Citizenship in Schools?

Hello everyone!

This week in ECS 210, we were asked to do a quick reading and watch a quick video about citizenship and citizenship in schools.

In the  article by Joel Westheimer and Joseph Kahne, it discusses three different types of citizens. The three types of citizens are:

  1. The Personally Responsible Citizen – “one who acts responsibly in his/her community” (p.3)
  2. The Participatory Citizen – “those who actively participate in the civic affairs and the social life of the community at local, state and national levels.” (p.4)
  3. The Justice Oriented Citizen – “analyze and understand the interplay of social, economic, and political forces.” (p. 4)

Many people think that schools only teach students about the core curriculum subjects. Schools teach more than the core curriculum. Schools teach students about social norms, about following rules, and about how to be citizens in society. Things such as Food Bank drives, volunteer service and many other community involvement activities all teach students how to be good citizens in society.

When I was in school, I was taught a lot about citizenship, even when I did not know that I was. Most of the time I was taught how to be a Personally Responsible citizen.  I was taught how to pay my taxes in Personal Finance class. Throughout high school, I was taught how to help those in need where I was as big participant in the Food Bank drive. I really pushed myself to give as much food as I possibly could to the Food Bank because I knew I had many blessings that others did not.

When I was in high school, we were required to do volunteer service for a class called Christian Ethics. For four years, I did volunteer service at the Regina Food Bank. Most of the time I helped out sorting the food that was donated on the Annual Food Drive. The Food Bank drive was always important in my high school and I felt that I needed to participate and volunteer as much as I could.

My high school also encouraged students to become Participatory Citizens. The school had an SRC which students in grades 10-12 organized school events such as assemblies, dances, and many other school activities.

My high school encouraged and taught students how to be both Personally-Responsible and Participatory citizens. This approach encouraged all of the students to have desirable qualities, such as being compassionate, honest, and caring. This approach to allow students to learn how to become not only good citizens, but also good leaders and community members.

Unfortunately, as we discussed in the lecture today, this approach does not always allow students, or people that are living in poverty, or who need assistance to be ‘good’ citizens. A personally-responsible citizen is someone who fulfills their civic responsibilities (which can include paying taxes, voting, and helping those in need). If students are those that are in need, it is difficult for them to helps others that are in need. Students that are in need themselves are also able to help others in need, but it might be in different ways from donating things to the Food Bank or giving away clothing to the Salvation Army. Students that are also in need can be compassionate and help others in need in ways of being a good friend or neighbour. Students must be told that they can be a good citizen by listening to their friends when they are in need or by assisting others when they are struggling with homework or assignments.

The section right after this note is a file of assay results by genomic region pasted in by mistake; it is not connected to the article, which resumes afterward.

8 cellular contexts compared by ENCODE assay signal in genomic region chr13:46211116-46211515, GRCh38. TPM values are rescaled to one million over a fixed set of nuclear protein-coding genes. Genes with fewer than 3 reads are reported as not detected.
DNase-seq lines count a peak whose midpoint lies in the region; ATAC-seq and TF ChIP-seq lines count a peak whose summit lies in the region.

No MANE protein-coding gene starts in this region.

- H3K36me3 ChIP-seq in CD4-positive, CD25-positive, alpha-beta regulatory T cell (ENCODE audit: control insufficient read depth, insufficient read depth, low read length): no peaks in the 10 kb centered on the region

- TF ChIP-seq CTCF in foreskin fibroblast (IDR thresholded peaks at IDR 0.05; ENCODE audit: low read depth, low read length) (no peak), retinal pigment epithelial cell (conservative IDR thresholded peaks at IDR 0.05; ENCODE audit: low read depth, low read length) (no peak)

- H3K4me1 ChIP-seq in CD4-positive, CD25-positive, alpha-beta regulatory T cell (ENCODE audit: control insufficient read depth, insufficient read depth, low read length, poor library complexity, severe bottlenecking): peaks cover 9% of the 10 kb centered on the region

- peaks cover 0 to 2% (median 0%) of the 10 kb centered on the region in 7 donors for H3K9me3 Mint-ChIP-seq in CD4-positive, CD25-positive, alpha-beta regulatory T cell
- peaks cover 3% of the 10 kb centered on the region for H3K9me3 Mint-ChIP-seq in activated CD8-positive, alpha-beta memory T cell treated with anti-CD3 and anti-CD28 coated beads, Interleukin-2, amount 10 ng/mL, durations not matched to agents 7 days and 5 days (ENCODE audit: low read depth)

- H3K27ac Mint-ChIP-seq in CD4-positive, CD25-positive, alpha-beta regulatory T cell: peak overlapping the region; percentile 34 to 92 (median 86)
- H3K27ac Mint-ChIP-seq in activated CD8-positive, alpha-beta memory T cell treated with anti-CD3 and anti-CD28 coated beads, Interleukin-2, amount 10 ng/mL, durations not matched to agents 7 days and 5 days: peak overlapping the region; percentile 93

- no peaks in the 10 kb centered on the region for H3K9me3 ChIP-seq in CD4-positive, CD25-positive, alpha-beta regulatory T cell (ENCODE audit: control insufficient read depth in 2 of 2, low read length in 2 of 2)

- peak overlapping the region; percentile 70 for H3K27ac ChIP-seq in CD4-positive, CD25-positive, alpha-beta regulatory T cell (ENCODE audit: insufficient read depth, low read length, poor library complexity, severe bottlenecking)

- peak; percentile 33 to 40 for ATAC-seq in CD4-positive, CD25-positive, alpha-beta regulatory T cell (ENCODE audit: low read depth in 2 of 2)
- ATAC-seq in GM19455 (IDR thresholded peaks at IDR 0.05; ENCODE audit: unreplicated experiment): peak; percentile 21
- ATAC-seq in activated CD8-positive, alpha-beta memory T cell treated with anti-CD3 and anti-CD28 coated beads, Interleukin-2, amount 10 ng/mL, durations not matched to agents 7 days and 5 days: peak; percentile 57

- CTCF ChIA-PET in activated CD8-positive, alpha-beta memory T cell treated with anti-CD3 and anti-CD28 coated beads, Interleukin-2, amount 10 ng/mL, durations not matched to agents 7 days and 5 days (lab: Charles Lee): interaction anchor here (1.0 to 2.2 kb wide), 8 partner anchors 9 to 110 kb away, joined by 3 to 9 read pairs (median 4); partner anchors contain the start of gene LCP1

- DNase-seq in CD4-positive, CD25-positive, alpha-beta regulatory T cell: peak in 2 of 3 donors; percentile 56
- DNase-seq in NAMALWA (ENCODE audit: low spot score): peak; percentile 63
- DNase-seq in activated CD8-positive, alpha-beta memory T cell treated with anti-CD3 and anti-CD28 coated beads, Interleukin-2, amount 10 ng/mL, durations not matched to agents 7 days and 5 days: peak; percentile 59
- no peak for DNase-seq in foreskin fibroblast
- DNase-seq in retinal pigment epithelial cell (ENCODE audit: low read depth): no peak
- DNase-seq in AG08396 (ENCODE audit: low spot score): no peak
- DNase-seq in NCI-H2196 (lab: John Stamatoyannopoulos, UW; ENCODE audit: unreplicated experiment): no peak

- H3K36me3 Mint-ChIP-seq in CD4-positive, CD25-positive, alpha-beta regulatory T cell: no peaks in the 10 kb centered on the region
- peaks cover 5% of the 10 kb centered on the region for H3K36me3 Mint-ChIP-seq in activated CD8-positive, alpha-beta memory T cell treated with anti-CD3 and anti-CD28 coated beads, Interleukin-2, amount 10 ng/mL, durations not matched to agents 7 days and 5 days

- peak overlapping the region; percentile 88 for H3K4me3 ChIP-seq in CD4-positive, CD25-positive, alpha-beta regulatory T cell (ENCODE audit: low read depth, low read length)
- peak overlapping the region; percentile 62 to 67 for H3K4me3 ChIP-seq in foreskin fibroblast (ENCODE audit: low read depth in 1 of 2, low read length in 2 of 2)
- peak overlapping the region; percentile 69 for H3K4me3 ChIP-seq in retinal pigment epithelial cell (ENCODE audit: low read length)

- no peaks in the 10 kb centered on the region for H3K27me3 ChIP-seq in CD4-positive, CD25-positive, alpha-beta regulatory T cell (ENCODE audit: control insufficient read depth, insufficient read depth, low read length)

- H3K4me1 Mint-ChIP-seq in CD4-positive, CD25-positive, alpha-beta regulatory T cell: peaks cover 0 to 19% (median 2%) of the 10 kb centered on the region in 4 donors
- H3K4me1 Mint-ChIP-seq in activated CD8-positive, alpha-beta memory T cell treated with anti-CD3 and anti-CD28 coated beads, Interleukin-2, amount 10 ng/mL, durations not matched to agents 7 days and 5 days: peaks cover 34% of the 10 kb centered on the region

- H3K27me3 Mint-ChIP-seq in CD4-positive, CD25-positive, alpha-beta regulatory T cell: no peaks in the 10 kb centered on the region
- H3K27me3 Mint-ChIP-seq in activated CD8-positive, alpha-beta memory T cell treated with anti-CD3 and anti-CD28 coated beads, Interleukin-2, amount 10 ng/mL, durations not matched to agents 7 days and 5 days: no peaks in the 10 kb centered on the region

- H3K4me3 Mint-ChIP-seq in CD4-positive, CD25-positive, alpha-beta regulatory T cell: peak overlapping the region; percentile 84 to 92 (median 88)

This approach to teaching students how to be citizens that I experienced in high school did not encourage Justice-Oriented citizenship. Justice-Oriented citizens are needed in society, because they are the ones that question the social justice issues in society. It is important to teach students that it is okay to question the issues in society and want to make changes. As teachers, it is important to teach students and encourage students to be all the types of citizens. Every one of the three types of citizens are required in society. Society needs people to fulfill their civic responsibilities, play active roles in the community, and those to question the cause of social problems. It is important that schools encourage students to be the type of citizen that they fit in.

Citizenship is something that schools will teach students along with the core curriculum that teachers are required to teach. Schools teach students much more than just the core subjects. It is a teacher’s responsibility to encourage students to learn about and feel comfortable being any type of citizen. Citizenship is a crucial aspect of society and it is something that students will learn about in school, explicitly or implicitly.

Thanks for reading my blog post!

Ashley Osachoff

One thought on “Citizenship in Schools?

  1. Hi Ashley,

    I enjoyed reading your post! I thought it was really interesting when you said, ” students learn how to become not only good citizens, but also good leaders and community members”. I think that students often learn this without even realizing it which is really interesting. Looking back at my schooling I realize that I also learned how to be a good leader but I didn’t realize that’s what I was being taught at the time.

    Thanks for sharing,


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